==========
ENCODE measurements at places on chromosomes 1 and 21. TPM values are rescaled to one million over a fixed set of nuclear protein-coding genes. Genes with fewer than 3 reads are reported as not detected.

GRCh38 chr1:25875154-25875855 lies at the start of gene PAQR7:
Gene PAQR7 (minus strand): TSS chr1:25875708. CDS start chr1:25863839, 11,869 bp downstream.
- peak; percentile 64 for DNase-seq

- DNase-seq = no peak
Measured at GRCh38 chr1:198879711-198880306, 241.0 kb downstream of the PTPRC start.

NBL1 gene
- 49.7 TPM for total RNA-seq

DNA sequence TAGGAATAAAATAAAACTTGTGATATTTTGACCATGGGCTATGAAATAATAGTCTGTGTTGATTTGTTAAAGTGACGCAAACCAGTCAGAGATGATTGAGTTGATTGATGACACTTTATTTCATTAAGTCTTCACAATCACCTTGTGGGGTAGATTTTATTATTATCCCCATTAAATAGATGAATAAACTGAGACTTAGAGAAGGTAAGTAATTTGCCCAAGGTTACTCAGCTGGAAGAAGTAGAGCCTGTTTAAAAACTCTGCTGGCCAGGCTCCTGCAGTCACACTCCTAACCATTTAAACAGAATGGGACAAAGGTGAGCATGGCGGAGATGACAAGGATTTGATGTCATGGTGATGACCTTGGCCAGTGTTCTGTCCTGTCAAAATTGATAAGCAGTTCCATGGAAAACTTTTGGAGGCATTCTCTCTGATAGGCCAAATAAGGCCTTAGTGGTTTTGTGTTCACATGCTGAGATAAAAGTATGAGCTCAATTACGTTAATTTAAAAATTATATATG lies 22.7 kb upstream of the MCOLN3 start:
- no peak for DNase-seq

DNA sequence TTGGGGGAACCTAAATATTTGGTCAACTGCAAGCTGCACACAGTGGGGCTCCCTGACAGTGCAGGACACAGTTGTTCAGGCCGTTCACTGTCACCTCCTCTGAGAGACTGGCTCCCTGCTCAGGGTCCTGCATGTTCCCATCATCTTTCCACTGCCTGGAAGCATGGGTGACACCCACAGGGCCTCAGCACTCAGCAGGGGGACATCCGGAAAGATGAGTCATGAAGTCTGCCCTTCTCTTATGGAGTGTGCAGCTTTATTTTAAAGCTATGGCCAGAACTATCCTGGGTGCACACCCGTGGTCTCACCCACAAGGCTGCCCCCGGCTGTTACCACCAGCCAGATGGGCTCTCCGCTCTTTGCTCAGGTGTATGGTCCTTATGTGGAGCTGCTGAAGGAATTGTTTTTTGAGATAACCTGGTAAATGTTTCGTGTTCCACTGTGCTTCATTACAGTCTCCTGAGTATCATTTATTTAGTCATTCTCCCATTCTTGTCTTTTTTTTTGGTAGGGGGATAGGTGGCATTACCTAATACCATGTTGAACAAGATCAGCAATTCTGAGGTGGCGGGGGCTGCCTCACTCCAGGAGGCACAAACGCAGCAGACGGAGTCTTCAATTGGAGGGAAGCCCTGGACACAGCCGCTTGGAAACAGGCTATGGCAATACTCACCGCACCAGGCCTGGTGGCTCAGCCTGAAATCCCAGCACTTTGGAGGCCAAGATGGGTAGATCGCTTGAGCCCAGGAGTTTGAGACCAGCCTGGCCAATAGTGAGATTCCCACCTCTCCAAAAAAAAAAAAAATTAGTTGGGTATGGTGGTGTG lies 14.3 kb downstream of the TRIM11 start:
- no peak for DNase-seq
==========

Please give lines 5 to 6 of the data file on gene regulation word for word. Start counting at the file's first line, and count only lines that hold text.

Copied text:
- DNase-seq = no peak
Measured at GRCh38 chr1:198879711-198880306, 241.0 kb downstream of the PTPRC start.